Block Play, The Serpent Woodmere Art Museum 2015
The Serpent Woodmere Art Museum 2015 An annual play installation that has become a community institution which celebrates seasonal change, the harvest and seasonal festivities.
"Twin Peaks" Woodmere Art Museum 2016
“Twin Peaks” Woodmere Art Museum Straw Installation 2016 In its seventh consecutive year, the Annual Woodmere Straw Bale Installation has become a community expectation. In order to avoid the planing conflict with the scheduled sitework, the straw bale installation moved to the rear of the property. The compact rear property along Bell’s Mill Road presented a challenging proposition. Much of the rear property exhibits steep slopes, unsuitable or stacking bales. The design investigated a “mattress” strategy that consolidated the straw into a small footprint. Doing so enabled us to consider a matrix of circulation experiences such as: under, atop, above, below, beside, between, across and so on…
Coffee Buzz v2.0
Coffee Buzz v2.0 This little parlor trick is a modification to Ian Gonsher’s “Coffee Shop Construction Toy” published Our hack idea replaces the straw detail at each corner with short lengths of tubing. The tubing provides a connection detail that seems more stable and flexible to the original straw connection. Coffee Buzz is designed to be left behind as a table center piece and business card caddie; one of the tools of our grass roots promotional campaigns of 2013. BrownSprague LLC
The Bales of Cornwell - Woodmere Art Museum 2014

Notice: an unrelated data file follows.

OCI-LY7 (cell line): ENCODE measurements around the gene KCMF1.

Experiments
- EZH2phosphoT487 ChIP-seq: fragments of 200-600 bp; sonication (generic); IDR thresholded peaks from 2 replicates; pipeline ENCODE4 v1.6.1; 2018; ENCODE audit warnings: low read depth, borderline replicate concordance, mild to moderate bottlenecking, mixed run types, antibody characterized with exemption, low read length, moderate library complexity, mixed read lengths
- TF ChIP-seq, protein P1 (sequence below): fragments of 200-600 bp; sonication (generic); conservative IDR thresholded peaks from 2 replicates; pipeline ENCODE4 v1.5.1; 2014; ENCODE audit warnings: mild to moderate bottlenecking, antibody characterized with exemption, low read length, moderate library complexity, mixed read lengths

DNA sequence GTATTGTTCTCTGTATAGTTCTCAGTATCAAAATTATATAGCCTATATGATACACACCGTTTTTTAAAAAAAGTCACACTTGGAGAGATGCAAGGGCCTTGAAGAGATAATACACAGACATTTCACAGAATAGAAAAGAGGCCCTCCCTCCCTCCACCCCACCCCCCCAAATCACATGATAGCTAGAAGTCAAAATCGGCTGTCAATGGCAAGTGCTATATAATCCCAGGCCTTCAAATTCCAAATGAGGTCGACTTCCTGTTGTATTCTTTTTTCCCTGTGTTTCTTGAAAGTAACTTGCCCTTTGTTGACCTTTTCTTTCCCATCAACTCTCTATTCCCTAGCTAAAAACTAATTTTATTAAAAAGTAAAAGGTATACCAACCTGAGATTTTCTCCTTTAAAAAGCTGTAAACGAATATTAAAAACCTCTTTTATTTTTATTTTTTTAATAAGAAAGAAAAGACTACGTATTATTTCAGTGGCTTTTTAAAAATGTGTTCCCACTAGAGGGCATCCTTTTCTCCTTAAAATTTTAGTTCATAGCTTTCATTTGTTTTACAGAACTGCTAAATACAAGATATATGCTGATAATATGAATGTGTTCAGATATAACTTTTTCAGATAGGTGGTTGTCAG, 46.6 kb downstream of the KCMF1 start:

The Bales of Woodmere Every fall, since 2010, the Woodmere Art Museum displays a straw bale maze (aka play sculpture) on their prodigious front lawn in celebration of the Harvest and Harry Potter Festival, the installation remains in situ from September to December. Located near the western boundary of Chestnut Hill, the Woodmere estate provides a rolling park like setting and a welcome destination for visitors from across the region. Its front lawn is bordered by Germantown Avenue and Bells Mill Road which are visually accessible to its stage like front lawn, in which the museum’s Victorian mansion provides a memorable backdrop. In five short years, the fall installation has grown from a humble hay maze into an anticipated celebration of folly. This annual play catalyst received its first sponsor after the 2013 season. Play Things A context such as a maze or game presents a prescribed form of engagement. It dictates experiences by presenting a path - Structured Play. A context with no explicit direction suggests an open engagement, the terms are decided by the user - Unstructured Play. Both types of play promote adaptive behaviors and mental states of happiness. Play can occur without props however environments and materials often act as a catalyst for play. Over time our generative element, the bale, has changed from a standard size bale (24x48x16) to a six string straw bale of enormous mass (48x84x36) each weighing over 800 pounds dry, almost a half ton. We deploy 84 bales each year, almost 34 tons (67,200 lb.) of straw. The enormous bales are well suited to withstand the elements and large crowds for an extended period of time. After closing, the exhibit is removed, the bales re-enters the local agrarian marketplace as an ingredient for mushroom mulch and animal bedding, remarkably they retain a value. The design is simply a set of blocks. 84 identical blocks that can be arranged into an infinite number of compositions. The assembly of blocks help to contain three elements: A large red ball, a group of inflated inner tubes and a large collection of rings (aka hula hoops) in varying diameters. There are no rules nor instructions. BrownSprague LLC